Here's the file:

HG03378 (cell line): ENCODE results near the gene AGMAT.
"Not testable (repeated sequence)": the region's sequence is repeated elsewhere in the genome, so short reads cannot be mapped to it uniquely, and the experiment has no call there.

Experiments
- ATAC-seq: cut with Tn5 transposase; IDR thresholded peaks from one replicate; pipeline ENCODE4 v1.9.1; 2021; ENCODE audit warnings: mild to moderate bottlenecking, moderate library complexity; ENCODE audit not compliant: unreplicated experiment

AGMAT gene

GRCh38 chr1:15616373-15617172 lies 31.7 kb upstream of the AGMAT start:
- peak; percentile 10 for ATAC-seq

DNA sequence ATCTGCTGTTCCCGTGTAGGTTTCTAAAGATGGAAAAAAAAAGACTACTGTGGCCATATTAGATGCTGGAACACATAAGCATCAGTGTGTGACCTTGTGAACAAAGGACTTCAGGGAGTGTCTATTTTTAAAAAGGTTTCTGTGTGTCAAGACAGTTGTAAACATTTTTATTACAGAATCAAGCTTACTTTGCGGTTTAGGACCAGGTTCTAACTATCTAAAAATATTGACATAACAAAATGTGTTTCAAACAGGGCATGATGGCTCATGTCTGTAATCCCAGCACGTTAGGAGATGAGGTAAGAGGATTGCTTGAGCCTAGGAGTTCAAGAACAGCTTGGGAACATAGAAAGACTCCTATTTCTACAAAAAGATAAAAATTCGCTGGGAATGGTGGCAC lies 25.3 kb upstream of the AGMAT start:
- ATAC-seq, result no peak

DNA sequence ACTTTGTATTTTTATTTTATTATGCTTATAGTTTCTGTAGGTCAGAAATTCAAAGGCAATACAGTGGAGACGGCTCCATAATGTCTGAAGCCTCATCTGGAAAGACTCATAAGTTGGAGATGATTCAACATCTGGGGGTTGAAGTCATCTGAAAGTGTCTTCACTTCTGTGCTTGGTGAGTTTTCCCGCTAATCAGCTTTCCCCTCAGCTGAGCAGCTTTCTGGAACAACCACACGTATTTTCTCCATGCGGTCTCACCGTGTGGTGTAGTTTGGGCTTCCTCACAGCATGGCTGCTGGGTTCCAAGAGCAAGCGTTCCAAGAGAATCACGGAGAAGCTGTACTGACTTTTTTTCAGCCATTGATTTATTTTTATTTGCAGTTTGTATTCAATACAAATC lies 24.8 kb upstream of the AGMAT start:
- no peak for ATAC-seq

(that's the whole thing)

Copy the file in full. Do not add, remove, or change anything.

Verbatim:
HG03378 (cell line): ENCODE results near the gene AGMAT.
"Not testable (repeated sequence)": the region's sequence is repeated elsewhere in the genome, so short reads cannot be mapped to it uniquely, and the experiment has no call there.

Experiments
- ATAC-seq: cut with Tn5 transposase; IDR thresholded peaks from one replicate; pipeline ENCODE4 v1.9.1; 2021; ENCODE audit warnings: mild to moderate bottlenecking, moderate library complexity; ENCODE audit not compliant: unreplicated experiment

AGMAT gene

GRCh38 chr1:15616373-15617172 lies 31.7 kb upstream of the AGMAT start:
- peak; percentile 10 for ATAC-seq

DNA sequence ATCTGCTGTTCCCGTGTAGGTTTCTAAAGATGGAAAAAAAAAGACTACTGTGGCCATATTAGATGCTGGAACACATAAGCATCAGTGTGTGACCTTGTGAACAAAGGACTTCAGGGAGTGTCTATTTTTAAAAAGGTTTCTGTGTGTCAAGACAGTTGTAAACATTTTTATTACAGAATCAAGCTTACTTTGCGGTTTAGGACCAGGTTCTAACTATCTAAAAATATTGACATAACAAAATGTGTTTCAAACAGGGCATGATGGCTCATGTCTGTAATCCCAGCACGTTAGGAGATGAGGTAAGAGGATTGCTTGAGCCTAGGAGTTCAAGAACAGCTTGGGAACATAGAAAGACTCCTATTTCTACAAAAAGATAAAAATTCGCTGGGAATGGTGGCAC lies 25.3 kb upstream of the AGMAT start:
- ATAC-seq, result no peak

DNA sequence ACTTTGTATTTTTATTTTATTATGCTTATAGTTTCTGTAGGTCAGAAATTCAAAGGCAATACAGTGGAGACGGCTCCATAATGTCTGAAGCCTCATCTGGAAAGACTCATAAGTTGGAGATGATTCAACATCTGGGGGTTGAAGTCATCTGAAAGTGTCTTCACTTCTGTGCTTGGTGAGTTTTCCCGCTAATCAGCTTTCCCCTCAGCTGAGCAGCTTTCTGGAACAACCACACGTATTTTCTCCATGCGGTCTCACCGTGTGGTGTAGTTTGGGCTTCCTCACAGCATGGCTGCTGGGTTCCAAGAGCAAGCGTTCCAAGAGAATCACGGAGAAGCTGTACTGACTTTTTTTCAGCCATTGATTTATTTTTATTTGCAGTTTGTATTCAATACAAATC lies 24.8 kb upstream of the AGMAT start:
- no peak for ATAC-seq